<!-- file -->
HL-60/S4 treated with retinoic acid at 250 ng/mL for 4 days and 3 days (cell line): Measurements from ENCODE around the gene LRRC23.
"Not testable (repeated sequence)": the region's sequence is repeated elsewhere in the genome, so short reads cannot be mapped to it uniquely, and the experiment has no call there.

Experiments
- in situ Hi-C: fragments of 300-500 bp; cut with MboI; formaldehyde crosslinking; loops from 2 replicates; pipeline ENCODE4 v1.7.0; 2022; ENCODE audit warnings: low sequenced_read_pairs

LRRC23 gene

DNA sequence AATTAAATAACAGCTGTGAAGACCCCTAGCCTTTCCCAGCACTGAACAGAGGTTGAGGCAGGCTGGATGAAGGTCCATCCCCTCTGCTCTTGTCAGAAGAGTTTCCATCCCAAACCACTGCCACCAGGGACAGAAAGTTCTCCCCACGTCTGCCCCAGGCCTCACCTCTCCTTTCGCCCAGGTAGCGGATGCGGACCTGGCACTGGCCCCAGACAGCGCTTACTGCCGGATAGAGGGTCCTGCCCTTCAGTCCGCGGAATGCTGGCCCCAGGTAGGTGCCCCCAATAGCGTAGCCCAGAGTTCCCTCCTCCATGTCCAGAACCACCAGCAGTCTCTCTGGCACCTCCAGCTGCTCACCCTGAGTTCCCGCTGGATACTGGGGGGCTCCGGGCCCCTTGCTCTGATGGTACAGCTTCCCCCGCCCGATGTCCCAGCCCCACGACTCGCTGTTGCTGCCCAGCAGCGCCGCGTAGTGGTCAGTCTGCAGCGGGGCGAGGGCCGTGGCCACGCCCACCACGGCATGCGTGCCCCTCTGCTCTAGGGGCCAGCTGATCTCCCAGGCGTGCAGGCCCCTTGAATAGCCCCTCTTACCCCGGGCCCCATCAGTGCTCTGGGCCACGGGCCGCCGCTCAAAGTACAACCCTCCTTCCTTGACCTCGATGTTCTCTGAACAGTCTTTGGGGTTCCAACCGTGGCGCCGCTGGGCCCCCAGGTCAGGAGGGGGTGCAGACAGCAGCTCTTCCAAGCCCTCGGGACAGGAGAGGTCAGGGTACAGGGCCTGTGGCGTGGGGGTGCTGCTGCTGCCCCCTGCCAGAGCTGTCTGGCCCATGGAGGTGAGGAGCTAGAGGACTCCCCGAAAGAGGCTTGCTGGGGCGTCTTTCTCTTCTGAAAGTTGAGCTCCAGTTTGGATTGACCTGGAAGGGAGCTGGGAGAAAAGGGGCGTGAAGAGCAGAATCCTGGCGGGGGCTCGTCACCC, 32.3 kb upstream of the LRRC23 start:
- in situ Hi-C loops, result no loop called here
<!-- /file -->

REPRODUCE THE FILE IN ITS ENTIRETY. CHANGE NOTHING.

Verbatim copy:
HL-60/S4 treated with retinoic acid at 250 ng/mL for 4 days and 3 days (cell line): Measurements from ENCODE around the gene LRRC23.
"Not testable (repeated sequence)": the region's sequence is repeated elsewhere in the genome, so short reads cannot be mapped to it uniquely, and the experiment has no call there.

Experiments
- in situ Hi-C: fragments of 300-500 bp; cut with MboI; formaldehyde crosslinking; loops from 2 replicates; pipeline ENCODE4 v1.7.0; 2022; ENCODE audit warnings: low sequenced_read_pairs

LRRC23 gene

DNA sequence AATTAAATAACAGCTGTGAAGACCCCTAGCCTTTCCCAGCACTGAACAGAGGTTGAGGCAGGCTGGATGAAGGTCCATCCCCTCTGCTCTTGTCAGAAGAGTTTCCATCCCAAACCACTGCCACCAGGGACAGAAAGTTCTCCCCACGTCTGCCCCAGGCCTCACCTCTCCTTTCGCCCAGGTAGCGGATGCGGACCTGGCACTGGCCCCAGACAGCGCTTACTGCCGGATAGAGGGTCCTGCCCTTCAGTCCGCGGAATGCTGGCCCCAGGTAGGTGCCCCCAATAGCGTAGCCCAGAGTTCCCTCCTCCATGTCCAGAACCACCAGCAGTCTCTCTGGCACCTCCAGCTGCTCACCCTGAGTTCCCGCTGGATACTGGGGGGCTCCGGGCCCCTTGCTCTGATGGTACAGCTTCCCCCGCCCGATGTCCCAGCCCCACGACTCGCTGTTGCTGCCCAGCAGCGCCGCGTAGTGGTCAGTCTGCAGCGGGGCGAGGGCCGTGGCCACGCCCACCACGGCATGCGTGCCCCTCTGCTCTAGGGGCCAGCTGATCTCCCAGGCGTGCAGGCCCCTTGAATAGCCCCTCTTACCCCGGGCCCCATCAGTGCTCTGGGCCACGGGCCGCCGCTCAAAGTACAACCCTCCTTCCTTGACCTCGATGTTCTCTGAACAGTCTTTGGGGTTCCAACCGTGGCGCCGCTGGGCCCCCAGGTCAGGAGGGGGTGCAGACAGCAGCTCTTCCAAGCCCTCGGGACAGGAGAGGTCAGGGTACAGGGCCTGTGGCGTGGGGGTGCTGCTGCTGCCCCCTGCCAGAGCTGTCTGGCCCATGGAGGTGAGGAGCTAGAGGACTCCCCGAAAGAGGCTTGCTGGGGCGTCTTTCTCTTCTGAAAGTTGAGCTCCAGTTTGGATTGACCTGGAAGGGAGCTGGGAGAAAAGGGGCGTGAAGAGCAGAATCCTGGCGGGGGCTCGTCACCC, 32.3 kb upstream of the LRRC23 start:
- in situ Hi-C loops, result no loop called here